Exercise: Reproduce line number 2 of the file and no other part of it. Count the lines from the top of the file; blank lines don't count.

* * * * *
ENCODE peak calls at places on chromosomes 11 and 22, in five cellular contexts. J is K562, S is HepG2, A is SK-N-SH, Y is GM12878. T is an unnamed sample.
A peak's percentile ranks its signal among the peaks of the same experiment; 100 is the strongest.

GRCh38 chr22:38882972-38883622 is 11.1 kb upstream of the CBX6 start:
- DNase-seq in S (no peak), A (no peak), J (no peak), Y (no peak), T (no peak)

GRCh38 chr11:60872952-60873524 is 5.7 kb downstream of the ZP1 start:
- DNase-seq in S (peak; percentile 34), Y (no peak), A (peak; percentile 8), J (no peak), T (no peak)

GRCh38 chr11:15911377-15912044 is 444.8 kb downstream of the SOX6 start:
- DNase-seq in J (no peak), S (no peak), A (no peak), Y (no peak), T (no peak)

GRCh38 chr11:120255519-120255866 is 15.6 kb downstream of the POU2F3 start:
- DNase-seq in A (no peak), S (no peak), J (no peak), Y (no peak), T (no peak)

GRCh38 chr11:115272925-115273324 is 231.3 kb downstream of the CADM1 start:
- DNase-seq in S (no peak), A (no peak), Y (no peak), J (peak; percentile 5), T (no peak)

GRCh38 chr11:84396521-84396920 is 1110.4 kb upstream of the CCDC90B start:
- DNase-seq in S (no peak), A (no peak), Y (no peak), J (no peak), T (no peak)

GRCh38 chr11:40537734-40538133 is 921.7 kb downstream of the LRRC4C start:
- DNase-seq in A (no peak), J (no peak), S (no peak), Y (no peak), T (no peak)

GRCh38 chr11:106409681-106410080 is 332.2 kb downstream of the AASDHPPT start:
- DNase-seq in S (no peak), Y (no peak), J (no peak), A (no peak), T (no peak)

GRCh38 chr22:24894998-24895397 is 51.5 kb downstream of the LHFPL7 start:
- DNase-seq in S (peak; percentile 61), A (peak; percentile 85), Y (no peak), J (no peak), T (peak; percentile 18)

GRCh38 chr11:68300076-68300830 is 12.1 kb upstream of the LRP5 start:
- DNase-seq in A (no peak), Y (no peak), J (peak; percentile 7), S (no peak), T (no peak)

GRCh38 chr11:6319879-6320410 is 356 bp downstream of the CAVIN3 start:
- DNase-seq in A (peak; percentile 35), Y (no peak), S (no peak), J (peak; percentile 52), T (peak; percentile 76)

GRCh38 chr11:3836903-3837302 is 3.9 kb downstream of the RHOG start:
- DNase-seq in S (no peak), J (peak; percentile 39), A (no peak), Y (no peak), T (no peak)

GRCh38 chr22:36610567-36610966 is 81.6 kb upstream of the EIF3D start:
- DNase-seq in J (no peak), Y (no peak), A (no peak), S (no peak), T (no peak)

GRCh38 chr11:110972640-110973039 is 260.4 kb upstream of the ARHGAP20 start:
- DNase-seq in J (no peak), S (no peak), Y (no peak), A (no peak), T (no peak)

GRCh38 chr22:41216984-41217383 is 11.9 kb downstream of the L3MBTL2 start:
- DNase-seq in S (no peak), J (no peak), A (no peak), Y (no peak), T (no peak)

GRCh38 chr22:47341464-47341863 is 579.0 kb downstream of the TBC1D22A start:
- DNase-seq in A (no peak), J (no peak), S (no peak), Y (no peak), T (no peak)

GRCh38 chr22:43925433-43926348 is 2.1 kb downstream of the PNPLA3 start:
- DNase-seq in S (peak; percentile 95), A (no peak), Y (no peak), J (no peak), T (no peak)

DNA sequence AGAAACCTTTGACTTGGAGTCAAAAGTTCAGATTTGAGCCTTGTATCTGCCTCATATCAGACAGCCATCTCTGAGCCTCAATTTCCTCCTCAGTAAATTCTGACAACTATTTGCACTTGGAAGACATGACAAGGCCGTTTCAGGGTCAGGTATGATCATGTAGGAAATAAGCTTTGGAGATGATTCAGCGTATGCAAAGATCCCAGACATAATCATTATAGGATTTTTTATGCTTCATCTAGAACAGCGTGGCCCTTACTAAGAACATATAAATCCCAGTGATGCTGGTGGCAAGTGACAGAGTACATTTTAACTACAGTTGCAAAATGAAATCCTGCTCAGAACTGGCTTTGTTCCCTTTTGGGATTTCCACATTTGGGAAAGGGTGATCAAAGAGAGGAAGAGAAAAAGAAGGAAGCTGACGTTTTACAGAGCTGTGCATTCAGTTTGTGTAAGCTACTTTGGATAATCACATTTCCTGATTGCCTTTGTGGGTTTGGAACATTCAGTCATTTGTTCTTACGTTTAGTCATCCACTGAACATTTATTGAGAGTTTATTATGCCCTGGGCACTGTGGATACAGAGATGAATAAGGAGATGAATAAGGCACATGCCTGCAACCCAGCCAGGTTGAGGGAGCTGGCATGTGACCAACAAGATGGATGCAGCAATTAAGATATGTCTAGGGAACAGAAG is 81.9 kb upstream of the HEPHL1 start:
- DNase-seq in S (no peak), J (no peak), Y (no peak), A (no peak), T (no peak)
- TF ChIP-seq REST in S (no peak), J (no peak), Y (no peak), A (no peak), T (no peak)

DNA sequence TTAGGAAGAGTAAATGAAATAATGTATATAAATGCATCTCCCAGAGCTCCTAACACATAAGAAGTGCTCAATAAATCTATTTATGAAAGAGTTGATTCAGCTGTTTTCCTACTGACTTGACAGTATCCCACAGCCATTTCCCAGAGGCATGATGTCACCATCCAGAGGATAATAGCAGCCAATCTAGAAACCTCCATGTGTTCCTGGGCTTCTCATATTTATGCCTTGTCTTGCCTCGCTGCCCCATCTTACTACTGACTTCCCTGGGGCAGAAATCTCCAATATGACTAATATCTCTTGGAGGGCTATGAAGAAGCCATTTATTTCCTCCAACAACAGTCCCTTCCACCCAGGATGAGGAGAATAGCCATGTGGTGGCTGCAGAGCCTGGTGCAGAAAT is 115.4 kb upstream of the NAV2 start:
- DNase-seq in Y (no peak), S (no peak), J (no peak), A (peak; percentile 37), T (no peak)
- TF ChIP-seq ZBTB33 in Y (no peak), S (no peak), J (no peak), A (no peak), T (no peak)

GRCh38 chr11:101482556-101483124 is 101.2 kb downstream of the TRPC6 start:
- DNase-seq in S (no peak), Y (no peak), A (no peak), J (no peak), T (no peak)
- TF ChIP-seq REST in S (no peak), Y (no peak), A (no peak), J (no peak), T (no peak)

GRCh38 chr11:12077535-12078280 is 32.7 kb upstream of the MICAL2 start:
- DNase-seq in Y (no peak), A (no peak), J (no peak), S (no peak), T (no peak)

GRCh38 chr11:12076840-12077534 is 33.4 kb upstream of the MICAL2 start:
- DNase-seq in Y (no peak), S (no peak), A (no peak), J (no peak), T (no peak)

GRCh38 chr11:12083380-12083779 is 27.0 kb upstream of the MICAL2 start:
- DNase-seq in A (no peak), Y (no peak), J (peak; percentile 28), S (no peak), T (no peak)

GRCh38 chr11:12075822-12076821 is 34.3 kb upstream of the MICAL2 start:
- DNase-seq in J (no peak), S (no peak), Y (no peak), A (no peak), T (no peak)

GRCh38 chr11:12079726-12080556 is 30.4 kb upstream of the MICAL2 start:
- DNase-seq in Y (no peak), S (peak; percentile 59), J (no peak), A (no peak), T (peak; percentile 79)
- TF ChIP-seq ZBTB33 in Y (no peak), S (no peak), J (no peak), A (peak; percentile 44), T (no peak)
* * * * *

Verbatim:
A peak's percentile ranks its signal among the peaks of the same experiment; 100 is the strongest.